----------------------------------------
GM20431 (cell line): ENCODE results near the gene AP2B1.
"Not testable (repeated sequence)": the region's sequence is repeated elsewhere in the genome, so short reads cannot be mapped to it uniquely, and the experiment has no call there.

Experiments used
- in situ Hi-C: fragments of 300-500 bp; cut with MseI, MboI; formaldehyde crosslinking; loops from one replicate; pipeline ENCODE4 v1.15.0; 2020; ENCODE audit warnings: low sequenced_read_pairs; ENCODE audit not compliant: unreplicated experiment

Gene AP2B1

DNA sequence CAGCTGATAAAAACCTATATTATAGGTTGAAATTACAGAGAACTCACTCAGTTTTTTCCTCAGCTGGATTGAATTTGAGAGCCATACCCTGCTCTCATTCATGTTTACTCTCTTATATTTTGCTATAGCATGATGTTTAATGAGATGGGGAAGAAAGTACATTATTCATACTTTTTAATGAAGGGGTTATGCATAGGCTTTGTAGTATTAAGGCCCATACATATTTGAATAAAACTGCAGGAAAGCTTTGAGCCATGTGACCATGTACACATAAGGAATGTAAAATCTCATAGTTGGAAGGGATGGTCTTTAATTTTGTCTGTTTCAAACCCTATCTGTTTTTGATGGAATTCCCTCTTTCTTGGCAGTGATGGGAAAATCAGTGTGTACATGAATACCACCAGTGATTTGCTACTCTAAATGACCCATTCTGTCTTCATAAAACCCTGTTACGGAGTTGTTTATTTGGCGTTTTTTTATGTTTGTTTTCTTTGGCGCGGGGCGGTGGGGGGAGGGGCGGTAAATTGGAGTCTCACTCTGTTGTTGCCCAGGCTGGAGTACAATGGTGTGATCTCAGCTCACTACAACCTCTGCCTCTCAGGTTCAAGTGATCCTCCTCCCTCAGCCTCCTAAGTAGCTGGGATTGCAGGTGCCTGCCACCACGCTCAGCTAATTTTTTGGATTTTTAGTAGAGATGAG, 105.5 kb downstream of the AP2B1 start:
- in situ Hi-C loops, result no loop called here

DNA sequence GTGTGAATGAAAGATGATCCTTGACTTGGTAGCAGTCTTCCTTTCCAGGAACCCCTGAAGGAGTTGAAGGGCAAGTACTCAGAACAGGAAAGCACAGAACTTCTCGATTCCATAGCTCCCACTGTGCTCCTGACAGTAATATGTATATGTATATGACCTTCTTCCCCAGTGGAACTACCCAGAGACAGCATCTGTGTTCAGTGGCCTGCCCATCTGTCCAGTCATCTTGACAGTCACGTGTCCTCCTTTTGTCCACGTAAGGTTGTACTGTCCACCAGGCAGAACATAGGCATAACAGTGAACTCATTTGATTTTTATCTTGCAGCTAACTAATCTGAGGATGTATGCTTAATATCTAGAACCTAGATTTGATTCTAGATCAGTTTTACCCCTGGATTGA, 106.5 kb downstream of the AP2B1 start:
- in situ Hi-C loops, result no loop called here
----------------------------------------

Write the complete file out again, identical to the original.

GM20431 (cell line): ENCODE results near the gene AP2B1.
"Not testable (repeated sequence)": the region's sequence is repeated elsewhere in the genome, so short reads cannot be mapped to it uniquely, and the experiment has no call there.

Experiments used
- in situ Hi-C: fragments of 300-500 bp; cut with MseI, MboI; formaldehyde crosslinking; loops from one replicate; pipeline ENCODE4 v1.15.0; 2020; ENCODE audit warnings: low sequenced_read_pairs; ENCODE audit not compliant: unreplicated experiment

Gene AP2B1

DNA sequence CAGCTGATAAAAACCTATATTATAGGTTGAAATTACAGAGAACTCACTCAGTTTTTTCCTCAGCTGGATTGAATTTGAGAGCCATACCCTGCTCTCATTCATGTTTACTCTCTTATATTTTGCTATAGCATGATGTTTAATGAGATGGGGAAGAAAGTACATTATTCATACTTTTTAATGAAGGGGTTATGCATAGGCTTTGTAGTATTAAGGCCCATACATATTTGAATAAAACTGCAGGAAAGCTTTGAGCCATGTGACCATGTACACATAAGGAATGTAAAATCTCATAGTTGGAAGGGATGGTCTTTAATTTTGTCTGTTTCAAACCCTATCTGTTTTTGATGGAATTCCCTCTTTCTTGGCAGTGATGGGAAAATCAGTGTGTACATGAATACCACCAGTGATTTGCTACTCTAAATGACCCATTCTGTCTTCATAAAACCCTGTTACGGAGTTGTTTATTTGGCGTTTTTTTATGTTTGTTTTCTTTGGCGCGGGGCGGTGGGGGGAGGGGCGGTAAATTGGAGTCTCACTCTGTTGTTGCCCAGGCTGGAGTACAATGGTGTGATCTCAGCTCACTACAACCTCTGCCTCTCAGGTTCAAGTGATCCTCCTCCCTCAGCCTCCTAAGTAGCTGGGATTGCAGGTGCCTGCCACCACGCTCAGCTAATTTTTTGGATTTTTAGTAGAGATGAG, 105.5 kb downstream of the AP2B1 start:
- in situ Hi-C loops, result no loop called here

DNA sequence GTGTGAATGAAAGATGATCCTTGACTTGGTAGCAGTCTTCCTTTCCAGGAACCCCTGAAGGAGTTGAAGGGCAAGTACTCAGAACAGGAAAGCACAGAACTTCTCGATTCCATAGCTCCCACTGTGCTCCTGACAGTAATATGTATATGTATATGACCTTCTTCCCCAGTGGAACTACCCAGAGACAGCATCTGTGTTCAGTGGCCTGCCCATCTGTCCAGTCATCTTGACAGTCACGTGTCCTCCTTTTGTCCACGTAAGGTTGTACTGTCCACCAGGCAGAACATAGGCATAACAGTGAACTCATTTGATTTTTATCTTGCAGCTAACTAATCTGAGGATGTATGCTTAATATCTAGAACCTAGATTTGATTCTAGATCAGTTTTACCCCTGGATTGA, 106.5 kb downstream of the AP2B1 start:
- in situ Hi-C loops, result no loop called here